What Makes A Tweet A Poem? Writer and poet Holly Bass joins host Michel Martin to review listeners' submissions to Tell Me More's daily poetry series, Muses and Metaphor. Bass is curator for the series, which commemorates April as National Poetry Month

What Makes A Tweet A Poem?

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If you've been listening to our program for the past two weeks, then you have heard at least some of the poetic tweets we've been airing every day in honor of National Poetry Month. These are poems, 140 characters or less, that listeners and friends of the program have posted on Twitter. It's all part of our series called Muses and Metaphor, which combines two of our passions: poetry and social media.

Now, you might wonder how we selected these tweets. And as we mentioned, when we started the series we've enlisted the help of poet Holly Bass. She's a writer and poet in residence for Busboys and Poets. That's a group of popular gathering spots here in the Washington, D.C. area, where poets and writers often share their work.

She's been our series curator, which is to say she's been going through the hundreds of submissions we have received and helping us pick the ones to record and put on the air. And we thought here at the midway point, it would be fun to ask Holly Bass to join us once again in our Washington, D.C. studios.

Welcome back. Thanks for joining us.

Ms. HOLLY BASS (Writer and Poet): Hi. Thanks for having me.

MARTIN: I think some people would want to know: How could you possibly narrow them down?

Ms. BASS: Because it's such a short poem, you really want to have really distinctive language. So I look for words that aren't everyday words, and then I also look for something that seems evocative, that paints a picture of something. And then I'm very concerned with sound, melody and music. So that's something that I enjoy in poetry. And so I look for those three qualities the most.

MARTIN: Let's play one of the tweets that you picked. It's from Katelyn Cowan of Washington, D.C. Let's listen.

Ms. KATELYN COWAN: (Reading) La Callas, mouth like a wooden box, in perfect viola with the neck cut off, biding time till the hard spots, swallowing eggs, time.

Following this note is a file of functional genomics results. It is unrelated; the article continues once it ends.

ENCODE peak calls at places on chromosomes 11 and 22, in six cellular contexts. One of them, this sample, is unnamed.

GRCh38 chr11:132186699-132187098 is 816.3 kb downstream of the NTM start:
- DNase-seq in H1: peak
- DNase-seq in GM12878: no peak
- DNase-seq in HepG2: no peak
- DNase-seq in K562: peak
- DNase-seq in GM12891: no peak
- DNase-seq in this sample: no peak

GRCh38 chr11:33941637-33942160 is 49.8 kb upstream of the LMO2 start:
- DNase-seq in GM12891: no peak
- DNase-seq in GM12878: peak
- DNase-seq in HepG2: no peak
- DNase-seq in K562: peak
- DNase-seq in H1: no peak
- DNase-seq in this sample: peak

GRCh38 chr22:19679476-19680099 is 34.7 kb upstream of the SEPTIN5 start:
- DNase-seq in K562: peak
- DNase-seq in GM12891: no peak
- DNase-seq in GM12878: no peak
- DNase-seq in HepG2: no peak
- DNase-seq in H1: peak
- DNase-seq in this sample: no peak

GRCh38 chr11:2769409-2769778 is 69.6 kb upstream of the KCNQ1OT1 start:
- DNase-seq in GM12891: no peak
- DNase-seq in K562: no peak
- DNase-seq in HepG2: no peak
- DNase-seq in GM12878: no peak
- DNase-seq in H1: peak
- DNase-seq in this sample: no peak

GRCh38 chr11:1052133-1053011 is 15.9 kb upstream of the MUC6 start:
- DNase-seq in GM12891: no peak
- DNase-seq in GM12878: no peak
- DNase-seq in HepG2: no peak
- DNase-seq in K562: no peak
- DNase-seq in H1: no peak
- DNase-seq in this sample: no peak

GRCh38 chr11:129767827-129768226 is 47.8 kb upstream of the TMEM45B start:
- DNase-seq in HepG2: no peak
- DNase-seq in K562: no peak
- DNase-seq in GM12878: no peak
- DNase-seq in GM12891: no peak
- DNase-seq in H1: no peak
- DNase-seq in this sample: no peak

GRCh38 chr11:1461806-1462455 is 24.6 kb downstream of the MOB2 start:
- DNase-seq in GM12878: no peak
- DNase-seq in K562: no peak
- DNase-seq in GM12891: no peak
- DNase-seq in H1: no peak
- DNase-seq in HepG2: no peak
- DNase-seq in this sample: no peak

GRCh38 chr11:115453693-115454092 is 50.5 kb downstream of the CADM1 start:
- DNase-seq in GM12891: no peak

MARTIN: Now what did you like about Katelyn Cowan's tweet?

Ms. BASS: Well, the first thing I liked was that we had this direct reference to a historical figure, Maria Callas. And then these great images, mouth like a wooden box. That is such a strong image. It's not an oval. It's not in O. It's this square, huge sort of a box of a mouth - and even a reference to the wind box. And when you think of Maria Callas' sound, that's what she was known for, having this great power in her voice. So I loved that.

I loved the image of an imperfect viola, because that's another thing. She was often criticized for having a flawed voice. But that was what made it so distinctive. And then the viola, that feminine sort of shape and image, and you can imagine her standing on stage, so statuesque. So all of that was layered in these very few words.

MARTIN: One of the things that I've liked about the series is that we've heard from all kinds of people. You know, we've heard from people all different ages, all different backgrounds. That's been an exciting.

As an example of that, I want to play today's tweet. It's from Eric Kobb Miller. He's a retired dentist in Downingtown, Pennsylvania. And here it is.

Mr. ERIC KOBB MILLER: (Reading) Delicious, capricious and surreptitious. Tinted and printed with a muses cues. A dream slipped over me and settled within.

MARTIN: It was so cute. I'm going to play it again. Here it is.

Mr. MILLER: (Reading): Delicious, capricious and surreptitious. Tinted and printed with a muses cues. A dream slipped over me and settled within.